As COVID-19 spreads from country to country throughout the world, the “normal” way of doing business for virtually all organizations has changed. Regardless of your form of business venture, face to face business has taken a back seat to curbside delivery, online ordering, and internet-based customer procurement. The same goes for the process of securing funding. Most, if not all banks, are not taking meetings with potential customers, and companies who assist with the obtaining of startup capital, such as The Venture North Group, have turned to online platforms such as Zoom and Skype to conduct their business. Securing and raising venture capital is not easy under even the best of circumstances, so the idea of raising this precious capital remotely can be daunting for startups.
According to data provided by the Pitchbook-NVCA Venture Monitor report, the activity for venture capital fundraising was quite strong during the first quarter of 2020. There were approximately three thousand deals that raised over $34 billion. This was an increase from twenty-eight hundred deals raising about $31 billion for the last quarter of 2019.
Sadly, this upward momentum was not meant to last beyond the end of the first quarter. With the arrival of the COVID-19 pandemic, the data regarding venture capital fundraising dollars will likely look much worse in the second quarter and maybe beyond. Part of this will be due to the challenges in getting more clarity in some of the highest producing markets, such as travel and transportation. In addition to these questions are also the logistics that surround keeping business moving in the presence of stay at home orders and mandatory quarantines.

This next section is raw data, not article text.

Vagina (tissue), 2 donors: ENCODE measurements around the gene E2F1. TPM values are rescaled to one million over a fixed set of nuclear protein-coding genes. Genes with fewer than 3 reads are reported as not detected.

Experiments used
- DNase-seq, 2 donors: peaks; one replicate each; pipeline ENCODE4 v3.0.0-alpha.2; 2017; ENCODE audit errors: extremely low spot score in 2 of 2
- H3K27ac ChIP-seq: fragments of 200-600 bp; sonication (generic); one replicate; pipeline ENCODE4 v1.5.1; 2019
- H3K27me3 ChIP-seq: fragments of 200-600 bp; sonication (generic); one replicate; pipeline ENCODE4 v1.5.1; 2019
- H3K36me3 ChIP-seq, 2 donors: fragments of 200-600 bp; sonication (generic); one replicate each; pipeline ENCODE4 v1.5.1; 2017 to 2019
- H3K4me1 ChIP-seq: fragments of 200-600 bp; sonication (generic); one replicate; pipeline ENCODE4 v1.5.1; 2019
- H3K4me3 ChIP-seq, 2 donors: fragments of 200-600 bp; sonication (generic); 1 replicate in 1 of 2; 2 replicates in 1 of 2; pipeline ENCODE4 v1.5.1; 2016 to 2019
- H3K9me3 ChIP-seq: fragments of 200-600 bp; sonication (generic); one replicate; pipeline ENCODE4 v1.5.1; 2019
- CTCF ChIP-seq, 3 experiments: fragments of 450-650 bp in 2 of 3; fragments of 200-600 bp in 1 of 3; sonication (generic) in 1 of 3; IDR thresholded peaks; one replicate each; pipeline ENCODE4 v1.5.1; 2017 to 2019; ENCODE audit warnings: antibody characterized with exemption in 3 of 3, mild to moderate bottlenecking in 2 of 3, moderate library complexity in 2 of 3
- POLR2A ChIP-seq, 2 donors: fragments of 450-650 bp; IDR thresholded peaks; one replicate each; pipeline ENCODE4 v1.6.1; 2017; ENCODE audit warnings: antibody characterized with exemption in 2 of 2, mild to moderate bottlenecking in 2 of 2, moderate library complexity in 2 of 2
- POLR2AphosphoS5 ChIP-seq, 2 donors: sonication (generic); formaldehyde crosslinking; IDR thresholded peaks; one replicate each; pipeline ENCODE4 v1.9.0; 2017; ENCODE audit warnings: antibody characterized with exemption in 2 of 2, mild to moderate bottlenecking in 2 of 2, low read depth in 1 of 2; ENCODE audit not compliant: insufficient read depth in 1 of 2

This is undoubtedly a challenging environment, and it will likely remain as such for some time. Experts have estimated this could be how the market operates for several months, if not more than a year. If this is the case, what are some things budding entrepreneurs and fledgling startups can do to help boost their odds of success when it comes to securing funding when remote meetings and distance communication are the new normal?
1) Take Advantage of Video Calling Platforms
Face to face meetings will be impossible for some time to come, but this doesn’t mean you cannot communicate in a personal manner with potential investors. There is a lot to be said for being able to see faces and communicate “in person” when it comes to meetings where you are requesting money from someone or giving money to someone. Be sure to have tested your Zoom, Google Hangouts, or other video calling software before your call beings so that your meeting doesn’t start with a technical failure. Despite the clear and apparent challenges COVID-19 has injected into the business environment, there is still a big opportunity for startups to raise funds. Once you have opened the “virtual” door, you then need to think like an investor will when presented with your business plan.